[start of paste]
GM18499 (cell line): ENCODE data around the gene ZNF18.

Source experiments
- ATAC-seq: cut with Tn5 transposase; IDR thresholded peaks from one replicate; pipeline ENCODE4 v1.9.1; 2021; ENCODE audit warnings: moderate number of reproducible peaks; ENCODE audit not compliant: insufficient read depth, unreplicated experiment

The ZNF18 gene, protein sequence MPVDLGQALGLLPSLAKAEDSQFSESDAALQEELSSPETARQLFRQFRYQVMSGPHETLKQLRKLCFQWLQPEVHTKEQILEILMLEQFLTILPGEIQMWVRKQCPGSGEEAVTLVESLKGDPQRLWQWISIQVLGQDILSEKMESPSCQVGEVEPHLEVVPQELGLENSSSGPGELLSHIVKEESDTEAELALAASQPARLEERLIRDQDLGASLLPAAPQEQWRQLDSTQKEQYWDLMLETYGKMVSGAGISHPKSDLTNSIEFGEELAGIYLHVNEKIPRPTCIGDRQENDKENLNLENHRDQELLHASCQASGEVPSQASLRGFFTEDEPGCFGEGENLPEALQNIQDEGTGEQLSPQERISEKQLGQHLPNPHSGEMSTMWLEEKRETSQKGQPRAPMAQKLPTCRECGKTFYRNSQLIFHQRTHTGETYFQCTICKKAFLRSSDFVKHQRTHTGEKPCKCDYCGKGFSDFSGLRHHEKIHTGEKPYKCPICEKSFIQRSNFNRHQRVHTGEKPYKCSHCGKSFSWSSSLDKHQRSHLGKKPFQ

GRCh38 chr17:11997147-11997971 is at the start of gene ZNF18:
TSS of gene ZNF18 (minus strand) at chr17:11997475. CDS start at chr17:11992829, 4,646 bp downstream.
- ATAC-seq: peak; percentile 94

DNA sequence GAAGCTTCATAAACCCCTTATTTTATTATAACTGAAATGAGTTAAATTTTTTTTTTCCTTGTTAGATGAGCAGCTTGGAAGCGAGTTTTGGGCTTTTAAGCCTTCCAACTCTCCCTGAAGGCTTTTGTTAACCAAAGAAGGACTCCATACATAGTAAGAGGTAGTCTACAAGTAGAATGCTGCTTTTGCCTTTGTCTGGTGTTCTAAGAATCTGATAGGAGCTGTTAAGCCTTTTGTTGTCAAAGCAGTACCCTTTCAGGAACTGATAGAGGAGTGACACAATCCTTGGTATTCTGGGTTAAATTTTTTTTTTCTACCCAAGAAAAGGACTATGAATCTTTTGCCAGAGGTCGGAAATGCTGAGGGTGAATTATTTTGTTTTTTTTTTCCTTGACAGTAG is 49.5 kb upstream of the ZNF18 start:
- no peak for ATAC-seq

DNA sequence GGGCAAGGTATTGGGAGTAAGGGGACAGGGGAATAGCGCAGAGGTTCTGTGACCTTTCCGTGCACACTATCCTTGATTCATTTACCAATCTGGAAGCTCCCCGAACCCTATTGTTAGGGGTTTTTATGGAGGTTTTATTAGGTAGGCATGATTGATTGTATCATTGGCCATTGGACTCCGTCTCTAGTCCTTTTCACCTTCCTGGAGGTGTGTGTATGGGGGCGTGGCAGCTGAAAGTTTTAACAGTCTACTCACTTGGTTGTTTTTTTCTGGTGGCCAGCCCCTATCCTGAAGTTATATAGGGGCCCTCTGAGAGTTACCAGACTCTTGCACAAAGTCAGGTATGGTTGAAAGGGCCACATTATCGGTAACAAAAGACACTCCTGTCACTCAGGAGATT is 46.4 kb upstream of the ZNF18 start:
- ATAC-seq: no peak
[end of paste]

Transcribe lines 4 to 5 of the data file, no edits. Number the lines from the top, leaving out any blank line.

The ZNF18 gene, protein sequence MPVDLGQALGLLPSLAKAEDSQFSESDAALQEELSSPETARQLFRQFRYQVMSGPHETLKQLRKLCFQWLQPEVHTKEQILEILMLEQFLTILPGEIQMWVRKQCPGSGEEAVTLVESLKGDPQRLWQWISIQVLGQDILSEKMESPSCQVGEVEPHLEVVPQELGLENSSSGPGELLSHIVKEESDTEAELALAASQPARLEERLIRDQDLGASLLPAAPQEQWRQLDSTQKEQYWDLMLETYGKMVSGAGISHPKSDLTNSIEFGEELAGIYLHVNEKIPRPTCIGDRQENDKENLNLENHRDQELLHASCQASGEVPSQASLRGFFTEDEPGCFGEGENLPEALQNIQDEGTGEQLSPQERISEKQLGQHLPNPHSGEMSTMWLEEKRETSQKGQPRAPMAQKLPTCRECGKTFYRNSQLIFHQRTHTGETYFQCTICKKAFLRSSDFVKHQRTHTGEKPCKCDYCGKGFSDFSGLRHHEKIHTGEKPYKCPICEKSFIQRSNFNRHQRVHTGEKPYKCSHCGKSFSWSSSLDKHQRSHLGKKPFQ

GRCh38 chr17:11997147-11997971 is at the start of gene ZNF18: